Deploying aerial fibre, rather than burying it, will significantly reduce the cost of expanding fibre-to-the-home (FTTH) broadband in South Africa, greatly improving the business case at the same time.
That’s the view of Dark Fibre Africa chief strategy officer Reshaad Sha, who says running fibre on poles along streets and into homes is a “massive improvement” over the costs associated with trenching and then burying it.
In the US, Verizon opted largely for aerial fibre when it deployed its triple-play broadband FiOS network into American homes.
“For FTTH in suburbs, the lower overhead means a better business case, but residents, municipalities and roads agencies in many areas in South Africa will prevent you from deploying overhead,” Sha says. Despite this, aerial fibre, he says, “has to be part of the mix. It’s unavoidable.”
Although overhead fibre has higher maintenance costs than buried solutions, in suburbs this cost is not as high as it is in business centres, says Sha.
“With the FiOS network in the US, even the drop into the home was overhead, so the cost was significantly cheaper. But some suburbs don’t want it, and some municipalities will refuse to do anything overhead.”
Dark Fibre Africa recently began its first FTTH project, in the leafy Johannesburg suburb of Parkview, where it’s trenching fibre. In line with its operating philosophy, it intends providing the network on an open-acccess basis. The company plans to “do a few more” suburbs this year, according to Sha, though home fibre is not its primary focus.
Though Sha says FTTH will never be a product for the mass market, he believes it is going to enjoy strong growth in South Africa in the coming years.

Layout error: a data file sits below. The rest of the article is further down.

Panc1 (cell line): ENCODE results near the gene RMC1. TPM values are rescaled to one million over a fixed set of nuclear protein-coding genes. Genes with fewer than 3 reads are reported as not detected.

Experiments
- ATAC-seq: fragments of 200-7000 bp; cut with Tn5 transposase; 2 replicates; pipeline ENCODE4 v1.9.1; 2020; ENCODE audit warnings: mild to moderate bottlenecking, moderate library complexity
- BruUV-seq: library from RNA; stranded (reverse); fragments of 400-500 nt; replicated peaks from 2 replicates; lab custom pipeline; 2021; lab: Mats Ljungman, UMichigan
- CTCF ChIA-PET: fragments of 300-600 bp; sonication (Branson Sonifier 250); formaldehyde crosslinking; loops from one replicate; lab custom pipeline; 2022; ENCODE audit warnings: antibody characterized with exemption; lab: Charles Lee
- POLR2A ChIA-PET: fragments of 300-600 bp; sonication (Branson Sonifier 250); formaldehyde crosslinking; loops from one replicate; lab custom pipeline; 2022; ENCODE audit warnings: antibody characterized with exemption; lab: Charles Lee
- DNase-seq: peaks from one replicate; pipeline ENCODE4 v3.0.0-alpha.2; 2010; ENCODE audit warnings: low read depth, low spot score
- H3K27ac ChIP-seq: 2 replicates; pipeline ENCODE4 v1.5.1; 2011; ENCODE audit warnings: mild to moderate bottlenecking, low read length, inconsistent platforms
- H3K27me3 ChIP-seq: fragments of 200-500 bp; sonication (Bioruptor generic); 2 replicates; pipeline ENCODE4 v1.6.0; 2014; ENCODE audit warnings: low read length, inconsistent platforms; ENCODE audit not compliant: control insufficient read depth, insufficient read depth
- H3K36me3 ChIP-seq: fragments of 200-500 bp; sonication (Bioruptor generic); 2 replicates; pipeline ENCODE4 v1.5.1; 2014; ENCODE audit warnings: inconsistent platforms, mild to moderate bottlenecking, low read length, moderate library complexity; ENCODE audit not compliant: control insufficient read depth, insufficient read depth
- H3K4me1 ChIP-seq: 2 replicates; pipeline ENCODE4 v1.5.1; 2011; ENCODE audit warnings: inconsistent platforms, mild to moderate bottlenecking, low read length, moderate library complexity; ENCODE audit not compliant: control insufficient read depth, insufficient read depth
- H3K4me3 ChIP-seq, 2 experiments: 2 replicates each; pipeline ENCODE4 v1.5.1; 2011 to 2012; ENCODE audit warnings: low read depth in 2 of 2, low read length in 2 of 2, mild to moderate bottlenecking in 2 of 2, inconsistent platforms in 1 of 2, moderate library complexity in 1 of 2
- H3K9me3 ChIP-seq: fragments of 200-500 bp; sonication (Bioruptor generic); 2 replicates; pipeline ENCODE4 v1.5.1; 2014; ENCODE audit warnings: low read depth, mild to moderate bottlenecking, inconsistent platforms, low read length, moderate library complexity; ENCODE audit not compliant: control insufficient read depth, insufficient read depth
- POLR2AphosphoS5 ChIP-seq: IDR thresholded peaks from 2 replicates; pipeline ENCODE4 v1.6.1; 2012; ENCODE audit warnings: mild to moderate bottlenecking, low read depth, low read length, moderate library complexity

“FTTH will surpass ADSL by a long way,” he predicts. “But the challenge is the wide distribution of homes. In the denser areas, it makes better sense.”
Big operators MTN, Vodacom and Telkom have all announced FTTH plans, though they’re barely out of the starting gates with their projects. A number of smaller players, including start-up Vumatel — which won the contract to build a network in Parkhurst — are also racing to wire up wealthier suburbs.
Sha believes there’s a race to connect South African homes to fibre. “The challenge everyone has is the business case is extremely challenging, even with long payback periods,” he says.
“Service providers that are vertically integrated have it a little easier because they can sell voice and video on demand and other services. But then the consumer loses because he has no choice [in service provider].”
If the business model is so hard, though, why are so many operators expressing interest in deploying FTTH infrastructure? “It’s a land grab,” says Sha. Those that get there first can sign up customers for 20 years or more. — © 2015 NewsCentral Media